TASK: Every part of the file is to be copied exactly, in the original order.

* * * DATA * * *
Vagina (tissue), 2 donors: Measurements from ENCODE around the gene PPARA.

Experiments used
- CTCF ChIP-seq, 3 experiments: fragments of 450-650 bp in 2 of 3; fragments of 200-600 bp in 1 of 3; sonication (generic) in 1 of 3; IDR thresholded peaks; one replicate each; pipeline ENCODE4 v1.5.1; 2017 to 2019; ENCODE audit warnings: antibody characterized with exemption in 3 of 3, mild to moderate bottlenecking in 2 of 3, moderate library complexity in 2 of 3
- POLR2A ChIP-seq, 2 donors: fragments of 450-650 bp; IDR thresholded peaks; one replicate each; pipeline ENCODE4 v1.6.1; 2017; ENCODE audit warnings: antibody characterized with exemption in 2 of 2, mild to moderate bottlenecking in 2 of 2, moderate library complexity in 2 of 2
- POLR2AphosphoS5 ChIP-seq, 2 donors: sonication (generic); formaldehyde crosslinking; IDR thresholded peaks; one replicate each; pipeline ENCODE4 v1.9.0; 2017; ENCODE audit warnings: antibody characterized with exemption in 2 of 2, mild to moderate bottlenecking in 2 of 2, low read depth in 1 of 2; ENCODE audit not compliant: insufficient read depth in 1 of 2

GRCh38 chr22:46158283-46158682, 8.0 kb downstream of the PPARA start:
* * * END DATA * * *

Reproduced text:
Vagina (tissue), 2 donors: Measurements from ENCODE around the gene PPARA.

Experiments used
- CTCF ChIP-seq, 3 experiments: fragments of 450-650 bp in 2 of 3; fragments of 200-600 bp in 1 of 3; sonication (generic) in 1 of 3; IDR thresholded peaks; one replicate each; pipeline ENCODE4 v1.5.1; 2017 to 2019; ENCODE audit warnings: antibody characterized with exemption in 3 of 3, mild to moderate bottlenecking in 2 of 3, moderate library complexity in 2 of 3
- POLR2A ChIP-seq, 2 donors: fragments of 450-650 bp; IDR thresholded peaks; one replicate each; pipeline ENCODE4 v1.6.1; 2017; ENCODE audit warnings: antibody characterized with exemption in 2 of 2, mild to moderate bottlenecking in 2 of 2, moderate library complexity in 2 of 2
- POLR2AphosphoS5 ChIP-seq, 2 donors: sonication (generic); formaldehyde crosslinking; IDR thresholded peaks; one replicate each; pipeline ENCODE4 v1.9.0; 2017; ENCODE audit warnings: antibody characterized with exemption in 2 of 2, mild to moderate bottlenecking in 2 of 2, low read depth in 1 of 2; ENCODE audit not compliant: insufficient read depth in 1 of 2

GRCh38 chr22:46158283-46158682, 8.0 kb downstream of the PPARA start: